In June, the 2019 Atlantic Fellows for Racial Equity gathered in Magaliesburg, a small, mountainous town 70 kilometers outside Johannesburg, South Africa. This gathering, which marked the first module of the second year of the AFRE programme, was geared towards kickstarting a journey of personal development for each Fellow whilst being in community with other changemakers.
Over the course of the week, Fellows began to unpack the theoretical framing of anti-Black racism and white supremacy, and engaged in dialogue around successfully dismantling intersectional structures of oppression through sustainable actions. They also explored the history and comparative contexts of racial inequality in the United States and South Africa, lifting up the many similarities and differences, including the function of anti-Blackness in shaping institutions, policies and cultural narratives today in the two countries.
Fellows also spent a day at the Nelson Mandela Foundation and Constitutional Hill in Johannesburg, which led to long conversations on intergenerational struggles and the leadership that shaped our present-day South African society. The day ended with Fellows breaking bread together at the Foundation whilst engaging in thoughtful conversations over a delicious meal prepared by the Roving Bantu Kitchen.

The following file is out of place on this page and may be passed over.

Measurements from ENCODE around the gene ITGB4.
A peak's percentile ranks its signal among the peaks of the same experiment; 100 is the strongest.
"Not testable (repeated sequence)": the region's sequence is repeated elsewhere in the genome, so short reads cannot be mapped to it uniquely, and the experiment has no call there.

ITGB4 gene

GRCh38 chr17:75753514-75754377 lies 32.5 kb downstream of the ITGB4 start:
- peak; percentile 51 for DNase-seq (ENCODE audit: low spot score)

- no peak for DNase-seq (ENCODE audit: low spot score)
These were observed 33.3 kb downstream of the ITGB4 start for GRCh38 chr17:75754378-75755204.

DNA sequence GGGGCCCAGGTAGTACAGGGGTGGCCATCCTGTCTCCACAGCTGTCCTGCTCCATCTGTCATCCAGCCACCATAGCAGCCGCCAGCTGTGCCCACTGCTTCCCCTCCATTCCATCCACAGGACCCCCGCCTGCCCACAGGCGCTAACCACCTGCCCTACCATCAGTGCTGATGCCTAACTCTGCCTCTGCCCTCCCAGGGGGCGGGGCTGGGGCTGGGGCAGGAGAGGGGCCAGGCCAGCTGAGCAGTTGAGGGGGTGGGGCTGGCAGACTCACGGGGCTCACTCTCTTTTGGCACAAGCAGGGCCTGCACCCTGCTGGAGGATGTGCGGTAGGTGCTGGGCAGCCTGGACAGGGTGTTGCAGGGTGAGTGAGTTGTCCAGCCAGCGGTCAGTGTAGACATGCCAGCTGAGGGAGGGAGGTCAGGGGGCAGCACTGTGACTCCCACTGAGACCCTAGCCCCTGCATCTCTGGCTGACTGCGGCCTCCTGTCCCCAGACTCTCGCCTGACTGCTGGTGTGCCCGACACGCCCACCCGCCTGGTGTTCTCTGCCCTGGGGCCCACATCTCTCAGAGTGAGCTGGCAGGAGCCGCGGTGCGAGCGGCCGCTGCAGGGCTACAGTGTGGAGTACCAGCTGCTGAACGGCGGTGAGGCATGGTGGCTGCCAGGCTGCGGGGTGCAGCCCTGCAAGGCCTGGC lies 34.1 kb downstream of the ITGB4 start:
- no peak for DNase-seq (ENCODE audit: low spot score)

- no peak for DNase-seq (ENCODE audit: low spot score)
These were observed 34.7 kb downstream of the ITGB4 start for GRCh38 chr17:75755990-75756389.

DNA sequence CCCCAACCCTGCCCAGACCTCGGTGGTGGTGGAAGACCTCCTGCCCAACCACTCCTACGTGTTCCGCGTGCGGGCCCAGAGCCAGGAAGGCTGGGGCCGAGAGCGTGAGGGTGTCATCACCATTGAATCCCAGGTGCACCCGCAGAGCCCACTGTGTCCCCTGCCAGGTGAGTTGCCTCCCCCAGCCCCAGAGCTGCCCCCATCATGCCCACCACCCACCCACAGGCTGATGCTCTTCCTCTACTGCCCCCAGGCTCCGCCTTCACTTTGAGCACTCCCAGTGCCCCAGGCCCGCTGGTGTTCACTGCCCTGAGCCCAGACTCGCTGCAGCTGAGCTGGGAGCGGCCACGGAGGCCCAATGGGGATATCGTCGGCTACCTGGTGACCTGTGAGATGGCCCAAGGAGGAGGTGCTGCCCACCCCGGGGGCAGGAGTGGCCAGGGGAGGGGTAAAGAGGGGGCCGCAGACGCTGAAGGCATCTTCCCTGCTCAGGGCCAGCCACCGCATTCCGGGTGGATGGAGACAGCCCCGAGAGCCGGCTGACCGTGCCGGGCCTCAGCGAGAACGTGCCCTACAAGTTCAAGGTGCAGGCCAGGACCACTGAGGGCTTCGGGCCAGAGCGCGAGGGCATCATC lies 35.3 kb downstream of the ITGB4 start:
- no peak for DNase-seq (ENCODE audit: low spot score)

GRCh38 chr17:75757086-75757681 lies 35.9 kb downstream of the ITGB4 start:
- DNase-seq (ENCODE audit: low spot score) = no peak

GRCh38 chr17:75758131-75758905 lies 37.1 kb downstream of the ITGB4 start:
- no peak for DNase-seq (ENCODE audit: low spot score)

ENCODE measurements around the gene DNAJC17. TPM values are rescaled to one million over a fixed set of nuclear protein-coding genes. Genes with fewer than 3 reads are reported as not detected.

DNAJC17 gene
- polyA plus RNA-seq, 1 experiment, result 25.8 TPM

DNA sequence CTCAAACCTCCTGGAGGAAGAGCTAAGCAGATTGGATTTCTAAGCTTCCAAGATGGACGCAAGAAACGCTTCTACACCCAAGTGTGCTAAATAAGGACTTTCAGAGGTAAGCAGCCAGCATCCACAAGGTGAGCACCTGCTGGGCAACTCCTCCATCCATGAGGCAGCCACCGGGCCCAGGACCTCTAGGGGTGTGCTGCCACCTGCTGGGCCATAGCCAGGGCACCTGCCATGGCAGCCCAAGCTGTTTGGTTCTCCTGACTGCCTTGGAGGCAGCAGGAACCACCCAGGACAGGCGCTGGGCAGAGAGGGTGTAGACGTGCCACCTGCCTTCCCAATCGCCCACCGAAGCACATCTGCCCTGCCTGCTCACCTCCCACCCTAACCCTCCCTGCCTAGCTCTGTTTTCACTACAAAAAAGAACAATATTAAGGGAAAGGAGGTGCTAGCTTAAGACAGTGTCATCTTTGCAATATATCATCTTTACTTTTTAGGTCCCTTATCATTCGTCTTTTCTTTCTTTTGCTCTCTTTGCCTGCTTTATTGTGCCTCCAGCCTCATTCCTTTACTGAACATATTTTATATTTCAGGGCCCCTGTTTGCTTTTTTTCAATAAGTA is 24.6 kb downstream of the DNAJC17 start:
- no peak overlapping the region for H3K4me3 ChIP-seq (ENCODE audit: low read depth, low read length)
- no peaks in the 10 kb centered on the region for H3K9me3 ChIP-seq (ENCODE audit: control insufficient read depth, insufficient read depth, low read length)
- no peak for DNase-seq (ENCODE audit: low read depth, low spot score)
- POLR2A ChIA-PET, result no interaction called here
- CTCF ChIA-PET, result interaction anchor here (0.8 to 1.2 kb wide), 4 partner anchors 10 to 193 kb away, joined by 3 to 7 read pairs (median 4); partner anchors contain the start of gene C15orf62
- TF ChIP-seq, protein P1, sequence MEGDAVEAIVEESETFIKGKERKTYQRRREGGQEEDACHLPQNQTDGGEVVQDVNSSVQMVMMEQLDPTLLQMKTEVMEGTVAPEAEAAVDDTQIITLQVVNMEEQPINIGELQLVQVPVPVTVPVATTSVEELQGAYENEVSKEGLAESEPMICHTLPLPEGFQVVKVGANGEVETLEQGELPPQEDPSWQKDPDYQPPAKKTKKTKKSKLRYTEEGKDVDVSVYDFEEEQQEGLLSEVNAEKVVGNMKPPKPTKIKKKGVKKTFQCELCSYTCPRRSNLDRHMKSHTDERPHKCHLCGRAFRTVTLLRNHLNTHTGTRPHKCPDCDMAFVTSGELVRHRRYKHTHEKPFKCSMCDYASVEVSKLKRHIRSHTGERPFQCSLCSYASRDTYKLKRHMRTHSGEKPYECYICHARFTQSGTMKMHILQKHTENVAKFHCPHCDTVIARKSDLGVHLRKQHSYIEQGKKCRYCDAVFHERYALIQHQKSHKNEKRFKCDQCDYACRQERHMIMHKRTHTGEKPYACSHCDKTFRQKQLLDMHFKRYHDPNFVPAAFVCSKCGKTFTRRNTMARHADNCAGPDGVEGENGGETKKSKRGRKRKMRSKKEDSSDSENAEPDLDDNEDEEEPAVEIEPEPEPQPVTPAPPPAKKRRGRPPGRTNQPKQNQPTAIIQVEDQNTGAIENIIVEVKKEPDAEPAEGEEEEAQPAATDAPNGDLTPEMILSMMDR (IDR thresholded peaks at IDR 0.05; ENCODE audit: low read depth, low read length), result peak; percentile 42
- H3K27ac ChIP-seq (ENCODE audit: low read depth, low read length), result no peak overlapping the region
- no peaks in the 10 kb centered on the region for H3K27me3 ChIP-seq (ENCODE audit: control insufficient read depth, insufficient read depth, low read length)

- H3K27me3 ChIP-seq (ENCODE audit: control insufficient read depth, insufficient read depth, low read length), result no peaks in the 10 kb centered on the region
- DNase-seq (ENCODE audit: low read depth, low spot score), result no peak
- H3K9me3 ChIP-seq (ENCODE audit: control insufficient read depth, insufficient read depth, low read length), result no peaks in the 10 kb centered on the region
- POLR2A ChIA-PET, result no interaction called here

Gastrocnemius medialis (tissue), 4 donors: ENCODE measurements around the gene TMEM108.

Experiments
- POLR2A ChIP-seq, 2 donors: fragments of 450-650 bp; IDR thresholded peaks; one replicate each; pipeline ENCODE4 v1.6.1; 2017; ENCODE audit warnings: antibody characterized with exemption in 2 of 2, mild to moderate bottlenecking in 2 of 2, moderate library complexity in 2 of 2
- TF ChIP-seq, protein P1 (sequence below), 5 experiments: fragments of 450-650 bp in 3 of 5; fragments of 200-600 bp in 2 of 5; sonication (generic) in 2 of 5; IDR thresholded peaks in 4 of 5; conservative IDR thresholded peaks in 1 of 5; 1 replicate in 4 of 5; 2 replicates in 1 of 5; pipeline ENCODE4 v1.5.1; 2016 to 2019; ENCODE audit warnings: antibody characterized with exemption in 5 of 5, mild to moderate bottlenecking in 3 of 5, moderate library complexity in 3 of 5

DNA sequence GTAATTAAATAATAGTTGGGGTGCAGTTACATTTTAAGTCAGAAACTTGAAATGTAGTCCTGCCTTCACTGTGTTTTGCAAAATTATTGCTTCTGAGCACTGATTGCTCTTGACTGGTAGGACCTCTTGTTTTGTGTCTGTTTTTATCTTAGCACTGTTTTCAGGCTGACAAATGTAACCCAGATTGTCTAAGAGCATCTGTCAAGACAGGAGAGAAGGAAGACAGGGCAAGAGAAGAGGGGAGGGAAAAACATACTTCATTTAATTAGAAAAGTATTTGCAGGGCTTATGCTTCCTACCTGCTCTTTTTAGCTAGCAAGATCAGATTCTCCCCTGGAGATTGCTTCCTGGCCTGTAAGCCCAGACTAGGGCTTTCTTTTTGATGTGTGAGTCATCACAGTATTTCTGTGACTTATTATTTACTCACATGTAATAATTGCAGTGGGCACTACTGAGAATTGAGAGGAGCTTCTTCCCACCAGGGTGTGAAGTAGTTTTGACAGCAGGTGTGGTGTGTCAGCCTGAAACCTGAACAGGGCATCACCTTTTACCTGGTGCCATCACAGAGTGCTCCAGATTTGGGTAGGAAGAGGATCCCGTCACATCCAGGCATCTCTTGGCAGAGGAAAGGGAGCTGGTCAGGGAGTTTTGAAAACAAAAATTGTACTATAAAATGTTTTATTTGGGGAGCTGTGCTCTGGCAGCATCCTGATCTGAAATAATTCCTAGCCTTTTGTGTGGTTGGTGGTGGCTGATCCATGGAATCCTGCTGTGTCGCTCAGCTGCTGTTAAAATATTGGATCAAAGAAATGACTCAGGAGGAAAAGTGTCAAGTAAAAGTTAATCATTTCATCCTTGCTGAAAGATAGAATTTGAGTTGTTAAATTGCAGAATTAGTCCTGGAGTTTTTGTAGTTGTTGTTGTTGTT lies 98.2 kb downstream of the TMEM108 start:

Staying true to the theme of the week, the Roving Bantu Kitchen is located in Brixton, an old suburb of Johannesburg once notorious for its police force’s Brixton Murder and Robbery Squad. Brixton was the spiritual home of apartheid—and now, the Roving Bantu Kitchen, with its ‘prisoner in the garden’ logo (referring to Nelson Mandela), is a practical journey towards establishing a temple of African freedoms and friendships for present and future generations of Africans who will truly say, ‘Never again!’ The food, the music, the culture: all is an excuse to bring people together in order to have this important conversation among generations.
After an intense five days of rich dialogue sessions, Fellows walked away forming part of a new community and a network spread across the Atlantic. In true South African spirit, the week was one that honoured the praxis of Ubuntu.
—Patronelle Nqaba, Associate Programme Director